Intel has announced a sweeping series of updates to its desktop processor lineup, including new Core X-series processors, a Core i9 family and an 18-core desktop chip. While there are no surprises, it is nice to see everything in one place.
Then we had three Skylake X CPUs, however, the two models with 6 and 8 cores were called Core i7 while the 10 core at the top of the heap was the first model to be called Core i9, with a price of US$999.
The 12-core processor in the "Core X-series" will be available from August 28 and the 14 to 18-core processors will go on sale from September 25.
The top tier chip will be joined by slower Core i9 CPUs which come with fewer cores and less compute horsepower, but are a little easier on the wallet.
At Intel's official live unveiling of Coffee Lake, we will hopefully get confirmation or denial on some of those rumours, ahead of Intel's planned launch for this holiday season.
All of these new chips are based on the same Skylake-X refresh with a diminished amount of L3, but significantly more L2 per CPU core. Last but certainly not least is the Core i9-7920X, a 12-core / 24-thread part with a base clock speed of 2.9GHz that can Boost to 4.3GHz, 44 PCIe lanes and 16.5MB of L3 cache that'll set you back $1,199.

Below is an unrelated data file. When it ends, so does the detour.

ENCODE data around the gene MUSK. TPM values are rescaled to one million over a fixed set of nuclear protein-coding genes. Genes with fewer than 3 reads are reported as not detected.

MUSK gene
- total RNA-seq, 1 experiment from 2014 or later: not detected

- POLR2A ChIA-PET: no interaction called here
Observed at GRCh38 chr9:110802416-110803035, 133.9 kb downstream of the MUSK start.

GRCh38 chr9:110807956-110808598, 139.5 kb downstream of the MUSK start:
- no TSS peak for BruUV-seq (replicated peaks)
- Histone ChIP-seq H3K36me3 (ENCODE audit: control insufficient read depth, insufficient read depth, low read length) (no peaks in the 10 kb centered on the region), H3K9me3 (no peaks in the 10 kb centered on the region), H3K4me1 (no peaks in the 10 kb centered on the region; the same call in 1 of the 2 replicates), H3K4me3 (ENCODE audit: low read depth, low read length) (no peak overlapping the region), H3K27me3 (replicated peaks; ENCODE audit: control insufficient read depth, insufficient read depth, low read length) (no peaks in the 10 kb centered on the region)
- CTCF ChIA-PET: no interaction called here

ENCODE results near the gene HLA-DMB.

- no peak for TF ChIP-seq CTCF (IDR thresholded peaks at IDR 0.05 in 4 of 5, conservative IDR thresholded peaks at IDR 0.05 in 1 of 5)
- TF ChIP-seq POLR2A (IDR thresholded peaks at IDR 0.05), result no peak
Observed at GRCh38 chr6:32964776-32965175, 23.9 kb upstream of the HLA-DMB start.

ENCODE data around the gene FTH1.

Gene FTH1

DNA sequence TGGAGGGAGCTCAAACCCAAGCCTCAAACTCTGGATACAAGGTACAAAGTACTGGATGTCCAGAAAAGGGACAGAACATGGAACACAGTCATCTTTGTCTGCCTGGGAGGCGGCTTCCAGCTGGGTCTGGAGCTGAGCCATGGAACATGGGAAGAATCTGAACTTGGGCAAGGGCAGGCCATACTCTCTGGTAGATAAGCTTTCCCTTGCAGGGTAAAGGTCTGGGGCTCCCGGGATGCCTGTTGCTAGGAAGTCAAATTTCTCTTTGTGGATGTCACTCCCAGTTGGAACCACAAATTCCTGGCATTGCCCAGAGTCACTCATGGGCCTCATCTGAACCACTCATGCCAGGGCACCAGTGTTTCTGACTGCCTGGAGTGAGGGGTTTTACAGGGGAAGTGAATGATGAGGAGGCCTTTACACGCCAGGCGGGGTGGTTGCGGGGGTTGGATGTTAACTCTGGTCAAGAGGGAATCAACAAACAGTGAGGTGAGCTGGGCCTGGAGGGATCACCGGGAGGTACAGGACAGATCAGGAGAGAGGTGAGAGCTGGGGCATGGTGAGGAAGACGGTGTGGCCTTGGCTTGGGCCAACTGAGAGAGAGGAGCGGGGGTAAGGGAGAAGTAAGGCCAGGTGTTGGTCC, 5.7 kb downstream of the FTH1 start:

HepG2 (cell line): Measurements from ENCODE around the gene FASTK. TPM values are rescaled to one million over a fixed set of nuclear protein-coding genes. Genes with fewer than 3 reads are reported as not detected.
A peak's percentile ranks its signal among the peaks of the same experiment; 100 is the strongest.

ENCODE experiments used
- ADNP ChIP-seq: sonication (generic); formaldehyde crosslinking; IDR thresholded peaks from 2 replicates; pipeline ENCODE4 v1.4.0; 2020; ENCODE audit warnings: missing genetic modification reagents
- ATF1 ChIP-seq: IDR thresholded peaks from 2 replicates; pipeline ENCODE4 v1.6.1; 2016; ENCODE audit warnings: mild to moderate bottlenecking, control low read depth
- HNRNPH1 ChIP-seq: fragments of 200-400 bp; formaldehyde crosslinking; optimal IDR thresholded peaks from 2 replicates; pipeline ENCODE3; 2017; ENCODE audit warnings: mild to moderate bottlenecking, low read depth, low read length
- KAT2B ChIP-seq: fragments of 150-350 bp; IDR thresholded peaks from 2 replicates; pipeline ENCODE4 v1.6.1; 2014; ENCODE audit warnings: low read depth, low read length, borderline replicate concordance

For example, the 12-core i9-7920X processor, which is slated to launch 28 August, will cost a more affordable $1,200 (£925), though United Kingdom prices have yet to be confirmed.
The twelve-core, Core i9 7920X is clocked at 2.9GHz, turbos to 2.9GHz and Turbo Max 3.0s to 4.4GHz, all within 140W TDP.
The cream of the crop, as you've no doubt heard, is the Core i9-7980XE, an Extreme Edition chip packing a whopping 18 cores and 36 threads. While it may be relatively more affordable, it is still very expensive at $1,199 (Rs.76,400 approx). Base speeds are 3.1GHz, 2.8GHz and 2.6GHz respectively with maximum Turbo speeds just north of 4GHz, but with no clarity about the All Core Turbo speed.
This beastly processor will also support 68 PCIe 3.0 lanes which means more space for graphics cards and solid-state storage.